Temporary Suspension of the Obligation for Corporations to Provide French Translation of English Court Proceedings

In Mitchell c. Procureur général du Québec, 2022 QCCS 2983, Madam Justice Chantal Corriveau of the Superior Court has just suspended the coming into force of sections 9 and 208.6 of the Charter of the French Language as amended by An Act respecting French, the official and common language of Québec, better known as Bill 96.

These sections, which were to come into force on September 1st of this year, required that legal persons such as corporations who file written pleadings in English attach a French translation certified by a certified translator. Failure to do so would result in the filing being refused.

Several lawyers, supported by the intervention of the Bar of Quebec, contested the constitutionality of these sections. The plaintiffs alleged that these provisions violate section 133 of the Constitutional Act of 1867 which specifies that either French or English “may be used by any Person or in any Pleading or Process in or issuing from any Court of Canada established under this Act, and in or from all or any of the Courts of Quebec”.

The August 12th judgment suspends the coming into force of the translation requirements while the case proceeds before the Superior Court, notwithstanding an appeal. As indicated in paragraph 82 of the judgment, the Superior Court is contemplating a final hearing as early as November of this year. It is thus possible that the matter will be heard on the merits before the end of the year and that judgment will be rendered this winter. It can be expected that the judgment will be appealed by one party or another. In such case it is probable that the suspension will remain in effect. In the meantime, it is not necessary for a legal person to provide a certified French translation of an English pleading.

While Madam Justice Corriveau is careful not to deal with the merits of the case, her judgment relies on a number of practical considerations such as the lack of qualified translators, the difficulty of meeting the requirements of the Charter in urgent cases, the substantial cost of certified translations and the fact that the majority of corporations registered in Quebec are small entities with ten or fewer employees.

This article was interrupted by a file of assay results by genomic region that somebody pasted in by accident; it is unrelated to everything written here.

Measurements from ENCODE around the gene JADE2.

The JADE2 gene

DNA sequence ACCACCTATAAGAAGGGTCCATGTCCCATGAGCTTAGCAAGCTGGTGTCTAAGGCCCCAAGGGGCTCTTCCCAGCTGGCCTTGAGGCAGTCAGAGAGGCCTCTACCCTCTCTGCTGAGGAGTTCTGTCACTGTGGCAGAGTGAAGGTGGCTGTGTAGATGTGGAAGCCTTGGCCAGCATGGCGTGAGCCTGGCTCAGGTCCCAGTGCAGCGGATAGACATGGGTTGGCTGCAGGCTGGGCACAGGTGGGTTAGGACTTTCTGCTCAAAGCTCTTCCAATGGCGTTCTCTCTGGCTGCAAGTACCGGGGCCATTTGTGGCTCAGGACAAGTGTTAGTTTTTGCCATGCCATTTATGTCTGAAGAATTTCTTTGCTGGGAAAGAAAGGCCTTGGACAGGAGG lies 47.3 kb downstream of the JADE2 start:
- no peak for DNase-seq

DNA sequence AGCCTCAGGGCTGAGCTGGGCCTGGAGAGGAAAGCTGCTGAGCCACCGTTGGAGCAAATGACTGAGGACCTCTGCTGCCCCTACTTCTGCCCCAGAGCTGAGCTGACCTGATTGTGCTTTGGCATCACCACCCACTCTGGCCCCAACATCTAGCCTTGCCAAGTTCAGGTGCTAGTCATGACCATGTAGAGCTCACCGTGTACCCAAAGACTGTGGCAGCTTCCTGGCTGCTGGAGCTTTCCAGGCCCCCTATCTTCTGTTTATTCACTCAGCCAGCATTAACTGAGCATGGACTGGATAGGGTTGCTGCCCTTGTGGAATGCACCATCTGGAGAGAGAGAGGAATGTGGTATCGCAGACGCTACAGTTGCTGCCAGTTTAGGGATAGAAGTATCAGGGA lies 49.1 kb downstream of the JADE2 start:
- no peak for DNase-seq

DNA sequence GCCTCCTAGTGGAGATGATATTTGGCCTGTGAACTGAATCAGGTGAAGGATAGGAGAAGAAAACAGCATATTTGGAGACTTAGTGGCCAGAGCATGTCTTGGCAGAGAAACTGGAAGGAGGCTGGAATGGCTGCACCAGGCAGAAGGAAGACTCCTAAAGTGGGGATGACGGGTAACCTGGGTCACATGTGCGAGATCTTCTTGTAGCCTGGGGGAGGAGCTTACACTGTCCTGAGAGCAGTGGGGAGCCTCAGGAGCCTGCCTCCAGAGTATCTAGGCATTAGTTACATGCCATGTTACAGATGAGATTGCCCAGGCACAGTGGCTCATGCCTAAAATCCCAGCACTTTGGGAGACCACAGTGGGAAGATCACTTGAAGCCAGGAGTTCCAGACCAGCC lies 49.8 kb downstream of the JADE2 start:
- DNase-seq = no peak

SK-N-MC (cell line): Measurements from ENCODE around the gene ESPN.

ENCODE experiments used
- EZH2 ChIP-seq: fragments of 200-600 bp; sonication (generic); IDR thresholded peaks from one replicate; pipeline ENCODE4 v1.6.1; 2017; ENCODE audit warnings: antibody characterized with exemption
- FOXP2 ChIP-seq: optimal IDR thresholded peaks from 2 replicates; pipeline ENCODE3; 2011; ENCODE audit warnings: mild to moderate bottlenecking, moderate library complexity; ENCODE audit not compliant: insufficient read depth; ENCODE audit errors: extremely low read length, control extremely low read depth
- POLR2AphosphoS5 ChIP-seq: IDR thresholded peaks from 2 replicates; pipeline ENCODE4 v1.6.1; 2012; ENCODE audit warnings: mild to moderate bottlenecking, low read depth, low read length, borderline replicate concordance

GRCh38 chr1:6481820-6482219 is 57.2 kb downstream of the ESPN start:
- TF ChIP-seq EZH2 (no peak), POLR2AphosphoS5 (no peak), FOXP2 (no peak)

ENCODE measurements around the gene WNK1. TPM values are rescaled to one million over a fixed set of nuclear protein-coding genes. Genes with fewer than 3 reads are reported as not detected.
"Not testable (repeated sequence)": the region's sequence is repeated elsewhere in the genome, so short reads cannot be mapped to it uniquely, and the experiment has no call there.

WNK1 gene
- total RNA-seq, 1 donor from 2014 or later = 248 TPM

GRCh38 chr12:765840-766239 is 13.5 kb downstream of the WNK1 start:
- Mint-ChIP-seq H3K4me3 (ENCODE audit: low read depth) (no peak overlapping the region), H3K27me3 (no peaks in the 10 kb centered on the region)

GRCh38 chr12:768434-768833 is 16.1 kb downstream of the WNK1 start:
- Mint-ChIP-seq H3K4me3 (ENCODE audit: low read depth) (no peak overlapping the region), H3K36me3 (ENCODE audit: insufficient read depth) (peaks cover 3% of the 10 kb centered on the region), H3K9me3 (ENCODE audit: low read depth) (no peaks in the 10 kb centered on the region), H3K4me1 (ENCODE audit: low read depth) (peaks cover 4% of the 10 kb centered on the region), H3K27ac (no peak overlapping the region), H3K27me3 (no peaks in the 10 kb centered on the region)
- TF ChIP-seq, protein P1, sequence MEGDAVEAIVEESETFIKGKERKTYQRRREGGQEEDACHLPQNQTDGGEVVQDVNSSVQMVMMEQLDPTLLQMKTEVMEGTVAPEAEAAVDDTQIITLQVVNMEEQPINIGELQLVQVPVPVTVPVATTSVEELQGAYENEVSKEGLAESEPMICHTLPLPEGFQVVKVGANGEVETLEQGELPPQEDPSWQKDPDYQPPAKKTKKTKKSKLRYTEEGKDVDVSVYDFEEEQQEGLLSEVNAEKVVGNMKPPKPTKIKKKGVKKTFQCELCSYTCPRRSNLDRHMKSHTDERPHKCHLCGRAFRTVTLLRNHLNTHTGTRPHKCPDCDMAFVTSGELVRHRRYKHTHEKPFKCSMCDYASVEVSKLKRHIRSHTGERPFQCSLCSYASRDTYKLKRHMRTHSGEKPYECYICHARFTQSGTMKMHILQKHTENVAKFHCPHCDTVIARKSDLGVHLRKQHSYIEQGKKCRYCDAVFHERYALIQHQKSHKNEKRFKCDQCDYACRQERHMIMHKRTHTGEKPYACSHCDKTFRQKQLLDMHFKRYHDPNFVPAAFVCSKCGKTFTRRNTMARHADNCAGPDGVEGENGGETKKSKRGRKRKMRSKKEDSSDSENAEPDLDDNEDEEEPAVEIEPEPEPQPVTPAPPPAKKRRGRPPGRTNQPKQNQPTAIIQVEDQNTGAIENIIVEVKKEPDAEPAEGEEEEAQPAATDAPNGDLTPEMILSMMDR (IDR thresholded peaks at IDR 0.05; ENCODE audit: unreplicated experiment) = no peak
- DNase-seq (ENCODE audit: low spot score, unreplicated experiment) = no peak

In paragraph 49, the Court observes that in urgent cases, there is a serious risk that certain legal persons will not be able to invoke their rights in proper time or will be obliged to file proceedings in a language other than the language they and their lawyers master the best and which they identify as theirs.

Keep in mind that the sections of the Charter being challenged relate only to written court proceedings and do not apply to the language of testimony or oral pleadings.



Articles in the same category

The strict standard applicable to the exclusion clause for suicide

On February 3, 2023, in Bolduc v. SSQ Assurance, 2023 QCCS 266, the Superior Court once again reminded the insurance industry that strict compliance with the rules governing the drafting of exclusion clauses, particularly in the case of suicide, is essential to avoid unfortunate consequences for insurers. The facts in dispute On November 23, 2006, […]

Where do you keep your corrosive cleaner?

The Facts La Capitale was claiming reimbursement of more than $137,000 in compensation paid to its insureds following water damage that occurred in their home on February 2, 2017. La Capitale was thus suing the general contractor who built the residence in 2012, the distributor of the faucet whose flexible pipe failed, as well as […]

The Insured Left Its Imprint

Was there a sufficient insurable interest for this insured whose building housed a printing business owned by a different entity with the same shareholder? On January 12, 2023, the Honourable Dominique Poulin of the Superior Court of Quebec answered this question in a decision on the notion of insurable interest: 9208-9499 Québec inc. c. Royal […]

The boat disappears: the claim sinks!

Was it a theft or was it a fraud? This was the question the Quebec Court and the Court of Appeal had to answer in the matter of Christian Desmeules Beaumont v. Société d’assurance Beneva inc. (2023 QCCA 50 (2021 QCCQ 7298). An insured (“the insured”) claimed the amount of $38,303 from its insurer who […]

Animaux sauvages à déclaration obligatoire

Only available in French Que faire lorsque l’on retrouve un animal blessé ou mort sur la route? Avant d’entreprendre toute procédure d’enlèvement de la carcasse de l’animal concerné, la Loi sur la conservation et la mise en valeur de la faune (ci-après « la Loi ») (R.L.R.Q. Chap. C-61.1) impose à tous et toutes, dans certaines situations, […]

Crisis averted on the Canal!

With unpredictable weather at an all-time high, cities and municipalities are facing increased claims resulting from pedestrian falls. Even on sunny days, cities are not immune from potential risks, as was the case in a recent decision rendered by the Court of Quebec in Unlusoy v. Ville de Sainte-Anne-de-Bellevue 2022 QCCQ 9681. As highlighted by […]

Be the first informed:

Subscribe to our communications